The invention disclosed and claimed herein, in another aspect thereof, comprises an automated wing scanning device for operation upon an upper surface of an aircraft wing having a surface skin with a plurality of fasteners thereon connecting the skin to an airframe. The device has a track propelled chassis, the tracks having rubber treads and a sufficient base area to allow the chassis to operate on a slope of up to at least fifteen degrees when the surface skin is wet. A translation table is connected to the chassis and provides a suspended carriage that is selectively rastered across the surface skin. An ultrasonic scanner is secured within the suspended carriage for selectively scanning the wing surface. A control system controls the chassis to follow a predetermined scan path across the wing surface, controls the translation table to translate the carriage and scanner across the wing surface, and accepts readings from the ultrasonic scanner. The device may also comprise a camera mounted to the chassis with a view of the wing surface and interfaced to the control system to allow the control system to correct deviations from the predetermined path on the wing surface.

BRIEF DESCRIPTION OF THE DRAWINGS

FIG. 1 is perspective view of one embodiment of an autonomous tester according to the present disclosure.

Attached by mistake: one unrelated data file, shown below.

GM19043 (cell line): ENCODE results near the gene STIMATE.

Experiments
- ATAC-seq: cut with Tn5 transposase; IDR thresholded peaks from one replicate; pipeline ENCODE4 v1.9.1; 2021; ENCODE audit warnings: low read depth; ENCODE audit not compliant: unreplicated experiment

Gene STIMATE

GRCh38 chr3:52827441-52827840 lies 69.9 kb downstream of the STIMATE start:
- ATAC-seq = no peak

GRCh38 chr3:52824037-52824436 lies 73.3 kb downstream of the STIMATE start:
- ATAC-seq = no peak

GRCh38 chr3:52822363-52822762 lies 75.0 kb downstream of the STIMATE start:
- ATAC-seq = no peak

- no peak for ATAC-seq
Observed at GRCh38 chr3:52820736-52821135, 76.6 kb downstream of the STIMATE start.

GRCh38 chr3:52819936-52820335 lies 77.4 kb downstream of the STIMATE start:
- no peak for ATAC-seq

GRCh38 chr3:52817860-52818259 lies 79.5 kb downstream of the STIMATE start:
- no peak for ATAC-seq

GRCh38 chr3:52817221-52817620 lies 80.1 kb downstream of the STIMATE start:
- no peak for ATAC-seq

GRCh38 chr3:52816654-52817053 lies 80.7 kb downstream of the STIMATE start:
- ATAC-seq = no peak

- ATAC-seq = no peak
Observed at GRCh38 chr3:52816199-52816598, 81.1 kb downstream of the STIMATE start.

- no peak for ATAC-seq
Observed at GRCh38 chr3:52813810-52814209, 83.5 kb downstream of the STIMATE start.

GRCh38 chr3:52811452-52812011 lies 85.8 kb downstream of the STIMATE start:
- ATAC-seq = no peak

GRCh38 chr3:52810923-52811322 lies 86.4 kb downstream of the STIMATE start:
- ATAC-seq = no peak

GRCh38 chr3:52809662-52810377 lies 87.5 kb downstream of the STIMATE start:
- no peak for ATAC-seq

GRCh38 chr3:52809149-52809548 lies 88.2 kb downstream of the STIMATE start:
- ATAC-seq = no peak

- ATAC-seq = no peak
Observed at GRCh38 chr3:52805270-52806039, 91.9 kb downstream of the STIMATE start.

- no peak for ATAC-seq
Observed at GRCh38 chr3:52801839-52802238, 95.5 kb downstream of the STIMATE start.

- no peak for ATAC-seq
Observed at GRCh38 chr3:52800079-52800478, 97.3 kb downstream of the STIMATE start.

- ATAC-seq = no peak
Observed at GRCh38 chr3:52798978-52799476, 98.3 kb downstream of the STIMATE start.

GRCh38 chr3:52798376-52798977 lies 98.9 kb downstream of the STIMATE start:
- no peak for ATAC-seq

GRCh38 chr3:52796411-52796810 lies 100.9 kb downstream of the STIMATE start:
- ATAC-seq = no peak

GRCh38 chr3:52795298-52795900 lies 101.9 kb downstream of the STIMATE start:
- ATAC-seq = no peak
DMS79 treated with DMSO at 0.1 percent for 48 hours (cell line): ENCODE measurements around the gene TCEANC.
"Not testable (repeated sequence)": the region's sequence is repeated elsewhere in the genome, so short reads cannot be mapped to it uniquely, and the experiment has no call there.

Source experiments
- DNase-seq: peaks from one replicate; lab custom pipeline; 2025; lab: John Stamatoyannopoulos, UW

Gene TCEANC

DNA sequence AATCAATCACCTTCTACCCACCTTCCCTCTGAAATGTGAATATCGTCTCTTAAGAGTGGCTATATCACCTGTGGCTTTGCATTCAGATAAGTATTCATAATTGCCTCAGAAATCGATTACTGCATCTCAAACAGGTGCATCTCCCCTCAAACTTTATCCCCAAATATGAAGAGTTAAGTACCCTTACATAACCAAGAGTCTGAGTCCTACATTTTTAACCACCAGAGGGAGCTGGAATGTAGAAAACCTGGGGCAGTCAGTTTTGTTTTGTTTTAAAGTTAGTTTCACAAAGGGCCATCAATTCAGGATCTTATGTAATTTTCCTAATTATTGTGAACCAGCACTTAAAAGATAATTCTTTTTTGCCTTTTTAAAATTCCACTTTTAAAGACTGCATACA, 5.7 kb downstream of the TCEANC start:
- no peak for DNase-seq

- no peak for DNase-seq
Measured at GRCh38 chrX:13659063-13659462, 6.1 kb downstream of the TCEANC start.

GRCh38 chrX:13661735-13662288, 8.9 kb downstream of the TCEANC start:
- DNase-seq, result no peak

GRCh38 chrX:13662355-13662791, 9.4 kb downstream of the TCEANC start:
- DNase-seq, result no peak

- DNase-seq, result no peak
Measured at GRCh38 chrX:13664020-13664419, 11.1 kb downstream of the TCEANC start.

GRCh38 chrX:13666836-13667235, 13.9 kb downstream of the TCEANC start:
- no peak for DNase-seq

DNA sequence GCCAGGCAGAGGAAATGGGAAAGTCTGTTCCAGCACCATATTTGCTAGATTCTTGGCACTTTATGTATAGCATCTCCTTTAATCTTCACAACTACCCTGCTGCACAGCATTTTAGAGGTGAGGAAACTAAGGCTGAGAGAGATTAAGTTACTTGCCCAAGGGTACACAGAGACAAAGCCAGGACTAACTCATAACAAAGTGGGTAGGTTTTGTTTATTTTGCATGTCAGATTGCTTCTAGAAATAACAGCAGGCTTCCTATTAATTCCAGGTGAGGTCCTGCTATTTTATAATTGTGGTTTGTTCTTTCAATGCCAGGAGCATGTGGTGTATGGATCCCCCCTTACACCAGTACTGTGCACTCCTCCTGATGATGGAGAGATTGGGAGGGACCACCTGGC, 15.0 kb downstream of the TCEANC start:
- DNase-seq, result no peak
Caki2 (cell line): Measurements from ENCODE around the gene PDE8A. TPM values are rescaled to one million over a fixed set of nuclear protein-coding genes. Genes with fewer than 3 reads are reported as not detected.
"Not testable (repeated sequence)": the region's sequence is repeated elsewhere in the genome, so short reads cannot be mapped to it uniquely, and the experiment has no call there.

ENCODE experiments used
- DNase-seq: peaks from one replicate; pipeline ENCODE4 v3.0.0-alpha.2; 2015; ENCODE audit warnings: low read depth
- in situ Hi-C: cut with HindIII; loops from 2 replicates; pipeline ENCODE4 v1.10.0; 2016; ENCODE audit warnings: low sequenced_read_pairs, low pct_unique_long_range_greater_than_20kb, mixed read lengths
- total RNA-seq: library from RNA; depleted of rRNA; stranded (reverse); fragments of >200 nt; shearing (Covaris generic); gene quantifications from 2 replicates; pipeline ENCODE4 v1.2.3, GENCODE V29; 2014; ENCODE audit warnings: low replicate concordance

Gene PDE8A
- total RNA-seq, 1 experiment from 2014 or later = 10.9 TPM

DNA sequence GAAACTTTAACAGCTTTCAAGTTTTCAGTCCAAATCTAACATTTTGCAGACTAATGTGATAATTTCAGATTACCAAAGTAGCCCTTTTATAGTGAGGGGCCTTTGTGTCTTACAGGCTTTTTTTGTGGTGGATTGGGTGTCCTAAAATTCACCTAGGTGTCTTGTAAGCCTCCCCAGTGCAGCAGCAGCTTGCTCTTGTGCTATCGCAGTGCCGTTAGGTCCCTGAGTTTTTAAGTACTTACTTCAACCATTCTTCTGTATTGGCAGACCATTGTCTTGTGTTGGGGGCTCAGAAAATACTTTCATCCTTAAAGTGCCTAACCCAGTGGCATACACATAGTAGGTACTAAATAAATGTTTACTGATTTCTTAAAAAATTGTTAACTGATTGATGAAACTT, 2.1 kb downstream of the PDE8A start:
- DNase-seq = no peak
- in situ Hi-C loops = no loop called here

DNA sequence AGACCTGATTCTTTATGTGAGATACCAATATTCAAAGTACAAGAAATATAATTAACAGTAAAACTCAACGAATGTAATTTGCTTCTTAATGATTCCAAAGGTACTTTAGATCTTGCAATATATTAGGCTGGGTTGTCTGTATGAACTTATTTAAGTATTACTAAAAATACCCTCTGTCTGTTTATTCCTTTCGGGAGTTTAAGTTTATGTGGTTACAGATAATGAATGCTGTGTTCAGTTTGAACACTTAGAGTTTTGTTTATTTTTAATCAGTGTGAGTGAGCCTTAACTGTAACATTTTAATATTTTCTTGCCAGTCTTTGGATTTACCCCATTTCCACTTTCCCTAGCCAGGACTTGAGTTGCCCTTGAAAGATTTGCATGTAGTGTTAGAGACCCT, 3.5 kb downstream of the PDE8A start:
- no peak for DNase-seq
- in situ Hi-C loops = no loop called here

FIG. 2 is a frontal view of a translation table and ultrasonic transducer of the autonomous tester of FIG. 1.

FIG. 3 is a schematic diagram of the control system of the autonomous tester of FIG. 1.

FIG. 4 is a superior view of portion of an aircraft wing upon which various embodiments of the autonomous tester of the present disclosure may operate.

FIG. 5 is a close up superior view of a portion of an aircraft wing illustrating skin fasteners.

FIG. 6 is a perspective view of an aircraft wing with one embodiment of an autonomous tester of the present disclosure operating a testing sequence thereon.

DETAILED DESCRIPTION OF THE PREFERRED EMBODIMENTS

Referring now to FIG. 1, a perspective view of one embodiment of an autonomous tester according to the present disclosure is shown. The autonomous tester 100 in the present embodiment is a robotic design intended to perform ultrasonic testing on the wing of an aircraft. As will be described herein, the autonomous tester 100 will be able to complete ultrasonic testing of fasteners along the surface of an aircraft with minimal user input. The autonomous tester 100 is generally of a modular design to allow easy replacement and upgrade of components.

One of the major components of the tester 100 is the robotic chassis 102. One function of the chassis 102 is to provide a base upon which the remaining components may be attached. The chassis may be constructed of lightweight metals or alloys that are sufficiently strong and lightweight enough to allow the chassis to carry the various additional components of the tester 100. In one embodiment, the completed tester 100 will be movable by a single person.